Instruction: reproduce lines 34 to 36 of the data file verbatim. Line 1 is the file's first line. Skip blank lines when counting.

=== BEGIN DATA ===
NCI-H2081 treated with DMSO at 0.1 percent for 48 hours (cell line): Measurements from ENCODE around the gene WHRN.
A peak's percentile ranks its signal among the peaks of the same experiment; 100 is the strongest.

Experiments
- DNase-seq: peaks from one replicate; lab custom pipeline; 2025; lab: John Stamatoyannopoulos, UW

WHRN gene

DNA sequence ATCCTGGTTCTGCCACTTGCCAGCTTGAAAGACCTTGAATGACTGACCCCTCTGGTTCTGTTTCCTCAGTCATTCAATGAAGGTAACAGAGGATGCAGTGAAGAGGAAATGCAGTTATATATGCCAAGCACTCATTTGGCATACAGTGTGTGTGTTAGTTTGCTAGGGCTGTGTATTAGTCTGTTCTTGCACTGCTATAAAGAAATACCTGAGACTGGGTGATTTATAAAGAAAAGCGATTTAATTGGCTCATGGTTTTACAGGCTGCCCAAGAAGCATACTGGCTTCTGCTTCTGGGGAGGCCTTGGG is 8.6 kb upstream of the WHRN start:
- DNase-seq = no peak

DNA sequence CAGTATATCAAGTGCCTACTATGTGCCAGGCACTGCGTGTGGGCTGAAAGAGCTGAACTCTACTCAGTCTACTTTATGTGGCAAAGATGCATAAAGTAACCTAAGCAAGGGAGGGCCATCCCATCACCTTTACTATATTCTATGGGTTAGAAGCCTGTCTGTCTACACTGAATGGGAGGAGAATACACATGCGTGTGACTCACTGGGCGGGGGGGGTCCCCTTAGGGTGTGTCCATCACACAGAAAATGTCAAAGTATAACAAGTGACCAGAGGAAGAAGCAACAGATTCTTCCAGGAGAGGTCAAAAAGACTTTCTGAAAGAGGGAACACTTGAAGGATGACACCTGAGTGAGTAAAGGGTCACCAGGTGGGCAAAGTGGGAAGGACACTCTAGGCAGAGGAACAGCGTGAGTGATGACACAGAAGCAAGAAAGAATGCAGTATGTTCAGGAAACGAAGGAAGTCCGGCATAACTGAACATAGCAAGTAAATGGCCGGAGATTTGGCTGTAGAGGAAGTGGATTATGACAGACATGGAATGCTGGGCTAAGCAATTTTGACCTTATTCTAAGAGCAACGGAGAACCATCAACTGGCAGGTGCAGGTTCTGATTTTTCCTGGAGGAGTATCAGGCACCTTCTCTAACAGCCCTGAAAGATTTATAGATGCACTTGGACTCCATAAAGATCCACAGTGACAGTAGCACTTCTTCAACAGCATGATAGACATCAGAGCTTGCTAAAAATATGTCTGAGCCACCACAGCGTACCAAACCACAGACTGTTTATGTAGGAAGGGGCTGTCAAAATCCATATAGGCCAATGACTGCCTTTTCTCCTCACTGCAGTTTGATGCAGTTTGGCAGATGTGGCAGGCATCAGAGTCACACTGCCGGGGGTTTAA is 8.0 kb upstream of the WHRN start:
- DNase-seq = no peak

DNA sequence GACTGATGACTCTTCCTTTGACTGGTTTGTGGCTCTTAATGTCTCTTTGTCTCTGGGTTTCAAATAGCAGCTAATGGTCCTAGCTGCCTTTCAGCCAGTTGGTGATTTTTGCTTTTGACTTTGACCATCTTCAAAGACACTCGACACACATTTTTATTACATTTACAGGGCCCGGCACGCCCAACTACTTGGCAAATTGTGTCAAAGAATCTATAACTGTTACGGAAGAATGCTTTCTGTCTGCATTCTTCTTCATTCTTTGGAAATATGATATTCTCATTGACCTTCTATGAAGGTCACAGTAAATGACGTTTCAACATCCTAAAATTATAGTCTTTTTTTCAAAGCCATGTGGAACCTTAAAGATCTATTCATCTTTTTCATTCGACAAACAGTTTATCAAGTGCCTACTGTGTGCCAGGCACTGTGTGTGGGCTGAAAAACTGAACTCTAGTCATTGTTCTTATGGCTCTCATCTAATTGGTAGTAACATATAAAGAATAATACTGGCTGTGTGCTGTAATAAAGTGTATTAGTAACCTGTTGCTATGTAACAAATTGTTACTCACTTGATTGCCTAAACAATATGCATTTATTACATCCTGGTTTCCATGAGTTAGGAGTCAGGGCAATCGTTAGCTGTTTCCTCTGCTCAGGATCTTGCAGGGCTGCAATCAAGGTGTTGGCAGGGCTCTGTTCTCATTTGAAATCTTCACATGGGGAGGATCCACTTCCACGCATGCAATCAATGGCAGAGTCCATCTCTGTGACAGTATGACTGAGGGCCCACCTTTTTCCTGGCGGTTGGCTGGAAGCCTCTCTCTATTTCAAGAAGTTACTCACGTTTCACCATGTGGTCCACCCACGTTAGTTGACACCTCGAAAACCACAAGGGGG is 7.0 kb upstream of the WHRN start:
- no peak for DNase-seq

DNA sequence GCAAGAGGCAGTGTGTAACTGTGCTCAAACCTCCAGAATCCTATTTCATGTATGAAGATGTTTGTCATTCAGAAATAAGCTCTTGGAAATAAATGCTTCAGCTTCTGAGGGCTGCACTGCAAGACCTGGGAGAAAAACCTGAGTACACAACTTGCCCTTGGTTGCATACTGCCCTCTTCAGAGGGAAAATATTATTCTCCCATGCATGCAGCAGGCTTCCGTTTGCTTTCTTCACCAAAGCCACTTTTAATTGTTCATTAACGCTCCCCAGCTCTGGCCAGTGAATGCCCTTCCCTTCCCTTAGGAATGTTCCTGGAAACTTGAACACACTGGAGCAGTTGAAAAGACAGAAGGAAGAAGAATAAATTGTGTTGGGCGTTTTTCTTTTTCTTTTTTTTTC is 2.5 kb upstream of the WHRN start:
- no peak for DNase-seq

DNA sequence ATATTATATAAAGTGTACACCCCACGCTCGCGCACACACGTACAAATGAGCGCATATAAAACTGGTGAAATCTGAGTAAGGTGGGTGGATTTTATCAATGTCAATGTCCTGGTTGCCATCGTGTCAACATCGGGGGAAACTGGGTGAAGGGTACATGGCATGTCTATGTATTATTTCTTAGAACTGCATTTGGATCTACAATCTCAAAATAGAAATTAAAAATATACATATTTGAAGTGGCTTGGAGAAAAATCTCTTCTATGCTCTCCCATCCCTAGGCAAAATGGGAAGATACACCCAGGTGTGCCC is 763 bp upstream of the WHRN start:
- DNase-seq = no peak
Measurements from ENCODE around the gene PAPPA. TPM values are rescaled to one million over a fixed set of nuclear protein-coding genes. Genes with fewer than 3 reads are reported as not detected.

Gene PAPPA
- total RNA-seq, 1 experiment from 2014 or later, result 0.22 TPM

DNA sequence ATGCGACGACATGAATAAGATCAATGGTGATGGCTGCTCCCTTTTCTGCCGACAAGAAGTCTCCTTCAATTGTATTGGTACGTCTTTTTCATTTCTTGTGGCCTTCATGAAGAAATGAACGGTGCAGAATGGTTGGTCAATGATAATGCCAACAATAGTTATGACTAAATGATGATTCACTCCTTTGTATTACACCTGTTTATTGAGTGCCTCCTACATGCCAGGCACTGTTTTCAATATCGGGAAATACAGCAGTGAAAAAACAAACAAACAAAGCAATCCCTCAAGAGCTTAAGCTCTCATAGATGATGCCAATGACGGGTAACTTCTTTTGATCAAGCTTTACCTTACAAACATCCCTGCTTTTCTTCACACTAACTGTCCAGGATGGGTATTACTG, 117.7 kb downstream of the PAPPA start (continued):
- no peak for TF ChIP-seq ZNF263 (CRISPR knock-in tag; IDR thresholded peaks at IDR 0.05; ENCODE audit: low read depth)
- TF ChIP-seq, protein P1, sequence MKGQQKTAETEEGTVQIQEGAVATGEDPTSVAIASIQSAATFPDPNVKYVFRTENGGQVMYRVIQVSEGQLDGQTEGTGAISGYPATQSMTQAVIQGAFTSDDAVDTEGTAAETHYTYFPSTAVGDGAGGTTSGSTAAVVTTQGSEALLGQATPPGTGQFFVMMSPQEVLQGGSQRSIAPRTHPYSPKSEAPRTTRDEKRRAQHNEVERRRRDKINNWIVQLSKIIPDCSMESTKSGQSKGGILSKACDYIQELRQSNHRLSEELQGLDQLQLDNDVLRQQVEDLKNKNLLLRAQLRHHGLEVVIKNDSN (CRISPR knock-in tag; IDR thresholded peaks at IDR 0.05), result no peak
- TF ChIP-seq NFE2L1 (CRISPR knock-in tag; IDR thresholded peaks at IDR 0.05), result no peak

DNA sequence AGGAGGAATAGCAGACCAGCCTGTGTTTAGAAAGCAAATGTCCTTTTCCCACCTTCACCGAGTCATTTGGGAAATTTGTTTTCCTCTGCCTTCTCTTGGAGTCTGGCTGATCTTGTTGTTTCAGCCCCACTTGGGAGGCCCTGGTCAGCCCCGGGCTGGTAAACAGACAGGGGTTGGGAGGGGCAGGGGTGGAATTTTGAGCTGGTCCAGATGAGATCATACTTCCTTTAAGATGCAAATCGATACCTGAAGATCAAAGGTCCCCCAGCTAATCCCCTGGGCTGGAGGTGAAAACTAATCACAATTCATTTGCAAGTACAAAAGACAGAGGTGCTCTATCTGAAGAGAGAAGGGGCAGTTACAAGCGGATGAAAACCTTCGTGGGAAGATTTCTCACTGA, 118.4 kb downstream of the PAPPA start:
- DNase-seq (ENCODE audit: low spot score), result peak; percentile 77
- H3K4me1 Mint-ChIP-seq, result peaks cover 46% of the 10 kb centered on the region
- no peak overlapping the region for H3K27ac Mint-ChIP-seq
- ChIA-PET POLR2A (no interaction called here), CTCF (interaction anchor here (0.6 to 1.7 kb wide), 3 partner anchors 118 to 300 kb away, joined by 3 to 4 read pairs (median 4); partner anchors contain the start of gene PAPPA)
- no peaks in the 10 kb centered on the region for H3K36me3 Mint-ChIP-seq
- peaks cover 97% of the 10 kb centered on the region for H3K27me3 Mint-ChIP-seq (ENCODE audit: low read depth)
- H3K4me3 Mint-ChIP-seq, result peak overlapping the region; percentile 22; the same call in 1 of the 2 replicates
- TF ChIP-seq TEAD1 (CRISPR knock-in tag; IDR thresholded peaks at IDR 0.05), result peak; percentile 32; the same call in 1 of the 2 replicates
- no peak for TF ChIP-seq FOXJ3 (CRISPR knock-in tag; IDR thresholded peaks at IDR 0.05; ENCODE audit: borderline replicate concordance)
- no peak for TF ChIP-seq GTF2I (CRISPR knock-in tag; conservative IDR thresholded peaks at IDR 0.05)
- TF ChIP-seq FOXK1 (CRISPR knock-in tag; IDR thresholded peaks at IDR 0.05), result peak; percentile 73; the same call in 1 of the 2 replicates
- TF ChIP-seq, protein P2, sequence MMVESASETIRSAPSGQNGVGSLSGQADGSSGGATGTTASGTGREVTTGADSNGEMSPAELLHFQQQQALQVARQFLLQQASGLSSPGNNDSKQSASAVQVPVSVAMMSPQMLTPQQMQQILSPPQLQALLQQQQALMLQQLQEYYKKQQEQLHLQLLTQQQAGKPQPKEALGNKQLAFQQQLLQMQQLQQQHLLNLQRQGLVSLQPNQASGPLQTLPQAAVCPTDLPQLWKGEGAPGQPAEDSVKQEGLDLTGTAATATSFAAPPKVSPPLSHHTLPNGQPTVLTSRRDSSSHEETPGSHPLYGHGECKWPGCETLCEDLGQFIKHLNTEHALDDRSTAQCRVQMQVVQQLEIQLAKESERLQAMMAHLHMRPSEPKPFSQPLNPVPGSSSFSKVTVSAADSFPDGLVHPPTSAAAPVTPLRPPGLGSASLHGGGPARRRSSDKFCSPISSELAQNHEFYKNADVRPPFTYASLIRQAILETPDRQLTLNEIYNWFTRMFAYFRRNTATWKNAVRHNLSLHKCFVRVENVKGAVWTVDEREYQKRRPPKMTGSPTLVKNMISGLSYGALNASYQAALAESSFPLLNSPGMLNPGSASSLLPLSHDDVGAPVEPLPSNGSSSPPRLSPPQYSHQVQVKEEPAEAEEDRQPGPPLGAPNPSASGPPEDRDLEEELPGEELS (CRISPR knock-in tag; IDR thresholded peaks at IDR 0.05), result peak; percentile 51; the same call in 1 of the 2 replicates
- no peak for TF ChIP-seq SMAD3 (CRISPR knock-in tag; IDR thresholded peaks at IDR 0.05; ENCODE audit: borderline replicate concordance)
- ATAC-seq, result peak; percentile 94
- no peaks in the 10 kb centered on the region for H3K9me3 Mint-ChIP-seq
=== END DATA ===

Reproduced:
- TF ChIP-seq FOXK1 (CRISPR knock-in tag; IDR thresholded peaks at IDR 0.05), result peak; percentile 73; the same call in 1 of the 2 replicates
- TF ChIP-seq, protein P2, sequence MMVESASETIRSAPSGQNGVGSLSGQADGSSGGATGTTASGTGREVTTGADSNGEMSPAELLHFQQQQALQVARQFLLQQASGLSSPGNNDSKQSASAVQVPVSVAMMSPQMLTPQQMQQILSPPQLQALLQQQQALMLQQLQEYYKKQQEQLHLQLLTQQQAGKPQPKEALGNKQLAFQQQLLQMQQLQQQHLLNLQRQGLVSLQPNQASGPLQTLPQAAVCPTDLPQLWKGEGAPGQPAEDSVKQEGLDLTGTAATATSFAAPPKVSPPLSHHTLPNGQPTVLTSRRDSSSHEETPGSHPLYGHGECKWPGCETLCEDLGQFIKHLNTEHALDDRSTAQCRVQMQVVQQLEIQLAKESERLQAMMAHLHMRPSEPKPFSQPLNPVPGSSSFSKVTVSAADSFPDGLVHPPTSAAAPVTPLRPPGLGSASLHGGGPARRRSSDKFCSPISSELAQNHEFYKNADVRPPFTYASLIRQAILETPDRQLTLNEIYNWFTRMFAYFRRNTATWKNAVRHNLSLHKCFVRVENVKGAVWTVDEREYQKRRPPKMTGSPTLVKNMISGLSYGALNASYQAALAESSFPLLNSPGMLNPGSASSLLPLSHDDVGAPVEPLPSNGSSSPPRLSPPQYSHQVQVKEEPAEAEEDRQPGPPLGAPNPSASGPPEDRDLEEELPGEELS (CRISPR knock-in tag; IDR thresholded peaks at IDR 0.05), result peak; percentile 51; the same call in 1 of the 2 replicates
- no peak for TF ChIP-seq SMAD3 (CRISPR knock-in tag; IDR thresholded peaks at IDR 0.05; ENCODE audit: borderline replicate concordance)